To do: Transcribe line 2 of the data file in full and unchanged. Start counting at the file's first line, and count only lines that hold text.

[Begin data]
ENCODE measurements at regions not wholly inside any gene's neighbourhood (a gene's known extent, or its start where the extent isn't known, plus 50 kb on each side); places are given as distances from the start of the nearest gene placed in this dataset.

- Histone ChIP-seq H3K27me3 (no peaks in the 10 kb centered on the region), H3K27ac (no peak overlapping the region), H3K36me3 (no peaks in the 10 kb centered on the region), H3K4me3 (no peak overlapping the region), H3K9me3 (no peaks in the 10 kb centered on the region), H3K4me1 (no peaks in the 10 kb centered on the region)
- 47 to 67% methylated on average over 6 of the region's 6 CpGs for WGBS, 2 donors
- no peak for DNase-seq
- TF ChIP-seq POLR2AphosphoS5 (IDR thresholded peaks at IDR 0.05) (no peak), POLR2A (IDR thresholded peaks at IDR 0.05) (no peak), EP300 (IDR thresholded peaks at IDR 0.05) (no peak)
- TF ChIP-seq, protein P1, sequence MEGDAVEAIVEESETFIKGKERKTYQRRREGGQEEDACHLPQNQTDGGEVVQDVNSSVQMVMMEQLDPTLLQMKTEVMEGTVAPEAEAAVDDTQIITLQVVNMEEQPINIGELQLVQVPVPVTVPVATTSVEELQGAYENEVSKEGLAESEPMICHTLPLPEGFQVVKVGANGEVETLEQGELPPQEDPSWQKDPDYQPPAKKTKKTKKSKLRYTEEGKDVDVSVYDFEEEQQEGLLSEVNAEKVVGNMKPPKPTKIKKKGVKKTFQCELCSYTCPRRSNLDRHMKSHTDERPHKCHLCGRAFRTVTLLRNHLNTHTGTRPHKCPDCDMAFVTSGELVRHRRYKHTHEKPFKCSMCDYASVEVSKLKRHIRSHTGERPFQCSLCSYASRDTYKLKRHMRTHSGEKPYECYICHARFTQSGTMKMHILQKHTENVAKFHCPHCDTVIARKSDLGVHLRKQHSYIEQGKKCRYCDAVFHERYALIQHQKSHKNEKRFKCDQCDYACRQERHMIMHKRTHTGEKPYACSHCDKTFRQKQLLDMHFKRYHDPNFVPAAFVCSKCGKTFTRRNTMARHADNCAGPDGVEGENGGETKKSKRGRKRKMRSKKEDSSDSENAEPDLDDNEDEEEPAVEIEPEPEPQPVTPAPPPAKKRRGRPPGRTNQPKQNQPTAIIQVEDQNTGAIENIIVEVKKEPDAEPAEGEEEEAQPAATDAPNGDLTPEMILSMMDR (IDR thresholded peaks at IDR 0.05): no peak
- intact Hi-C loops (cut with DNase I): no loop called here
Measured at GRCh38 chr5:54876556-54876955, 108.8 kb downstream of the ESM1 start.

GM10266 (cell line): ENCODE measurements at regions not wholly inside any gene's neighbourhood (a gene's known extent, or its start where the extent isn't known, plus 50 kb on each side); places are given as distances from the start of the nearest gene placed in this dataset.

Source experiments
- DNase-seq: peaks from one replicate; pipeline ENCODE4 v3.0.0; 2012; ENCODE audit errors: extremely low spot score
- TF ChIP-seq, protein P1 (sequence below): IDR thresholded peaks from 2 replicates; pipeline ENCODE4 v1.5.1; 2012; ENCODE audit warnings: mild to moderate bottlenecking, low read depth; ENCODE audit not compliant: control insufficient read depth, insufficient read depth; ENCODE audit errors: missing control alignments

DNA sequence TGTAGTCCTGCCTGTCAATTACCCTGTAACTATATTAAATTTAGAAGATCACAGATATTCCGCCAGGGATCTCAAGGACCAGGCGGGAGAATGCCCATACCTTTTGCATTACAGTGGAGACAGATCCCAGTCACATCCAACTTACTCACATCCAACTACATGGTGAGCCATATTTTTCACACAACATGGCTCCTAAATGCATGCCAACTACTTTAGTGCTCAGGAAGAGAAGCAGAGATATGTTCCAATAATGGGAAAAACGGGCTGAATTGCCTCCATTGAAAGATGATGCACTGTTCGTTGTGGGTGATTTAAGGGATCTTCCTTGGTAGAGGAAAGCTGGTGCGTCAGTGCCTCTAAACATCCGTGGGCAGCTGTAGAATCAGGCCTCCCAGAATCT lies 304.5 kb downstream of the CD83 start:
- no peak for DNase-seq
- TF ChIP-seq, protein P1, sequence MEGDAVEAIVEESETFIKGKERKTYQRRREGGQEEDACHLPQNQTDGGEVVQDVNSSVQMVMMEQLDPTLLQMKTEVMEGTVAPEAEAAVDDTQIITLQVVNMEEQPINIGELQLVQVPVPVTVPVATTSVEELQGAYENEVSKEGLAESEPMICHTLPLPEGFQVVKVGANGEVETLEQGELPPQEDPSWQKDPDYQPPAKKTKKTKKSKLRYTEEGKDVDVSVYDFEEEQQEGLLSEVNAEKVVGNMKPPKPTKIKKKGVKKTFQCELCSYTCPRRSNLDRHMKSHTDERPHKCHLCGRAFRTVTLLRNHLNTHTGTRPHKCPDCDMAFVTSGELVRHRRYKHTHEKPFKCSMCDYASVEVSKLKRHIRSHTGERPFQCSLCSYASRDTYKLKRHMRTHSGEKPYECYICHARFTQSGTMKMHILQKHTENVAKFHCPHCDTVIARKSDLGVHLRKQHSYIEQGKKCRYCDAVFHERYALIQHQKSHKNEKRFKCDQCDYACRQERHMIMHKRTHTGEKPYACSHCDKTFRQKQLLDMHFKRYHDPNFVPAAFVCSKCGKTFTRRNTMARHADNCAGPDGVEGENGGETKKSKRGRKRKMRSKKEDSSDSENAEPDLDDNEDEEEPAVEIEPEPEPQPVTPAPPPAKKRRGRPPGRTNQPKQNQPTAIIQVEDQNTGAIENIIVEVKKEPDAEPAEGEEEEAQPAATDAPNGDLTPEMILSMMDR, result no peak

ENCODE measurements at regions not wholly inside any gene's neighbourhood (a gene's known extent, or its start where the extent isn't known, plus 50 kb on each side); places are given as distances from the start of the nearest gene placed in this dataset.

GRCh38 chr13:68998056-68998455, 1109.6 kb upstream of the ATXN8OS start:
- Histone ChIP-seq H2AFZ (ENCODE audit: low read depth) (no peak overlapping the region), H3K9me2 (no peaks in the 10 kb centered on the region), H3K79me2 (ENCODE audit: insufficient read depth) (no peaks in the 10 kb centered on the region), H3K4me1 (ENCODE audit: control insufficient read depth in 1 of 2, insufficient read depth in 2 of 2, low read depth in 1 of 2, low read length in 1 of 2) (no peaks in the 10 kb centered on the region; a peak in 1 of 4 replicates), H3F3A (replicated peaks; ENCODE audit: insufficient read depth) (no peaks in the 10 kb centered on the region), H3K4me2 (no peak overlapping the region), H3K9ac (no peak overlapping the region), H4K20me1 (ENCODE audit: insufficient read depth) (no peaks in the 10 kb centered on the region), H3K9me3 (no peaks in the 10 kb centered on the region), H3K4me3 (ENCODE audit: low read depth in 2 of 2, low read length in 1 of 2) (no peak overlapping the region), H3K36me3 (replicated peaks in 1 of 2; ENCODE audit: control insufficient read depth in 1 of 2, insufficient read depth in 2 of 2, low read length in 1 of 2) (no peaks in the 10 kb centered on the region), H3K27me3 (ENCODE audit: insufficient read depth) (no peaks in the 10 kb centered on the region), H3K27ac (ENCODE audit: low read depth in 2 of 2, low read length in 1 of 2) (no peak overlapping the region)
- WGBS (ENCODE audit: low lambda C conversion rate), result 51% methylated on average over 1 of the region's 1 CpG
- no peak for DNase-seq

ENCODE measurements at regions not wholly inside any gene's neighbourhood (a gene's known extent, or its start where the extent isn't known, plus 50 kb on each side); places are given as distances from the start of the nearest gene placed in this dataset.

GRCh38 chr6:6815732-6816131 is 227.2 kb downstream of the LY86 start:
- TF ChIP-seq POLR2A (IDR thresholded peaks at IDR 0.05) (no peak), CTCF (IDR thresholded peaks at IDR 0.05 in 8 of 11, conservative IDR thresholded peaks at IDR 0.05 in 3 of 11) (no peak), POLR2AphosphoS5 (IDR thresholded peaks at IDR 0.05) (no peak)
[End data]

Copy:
- Histone ChIP-seq H3K27me3 (no peaks in the 10 kb centered on the region), H3K27ac (no peak overlapping the region), H3K36me3 (no peaks in the 10 kb centered on the region), H3K4me3 (no peak overlapping the region), H3K9me3 (no peaks in the 10 kb centered on the region), H3K4me1 (no peaks in the 10 kb centered on the region)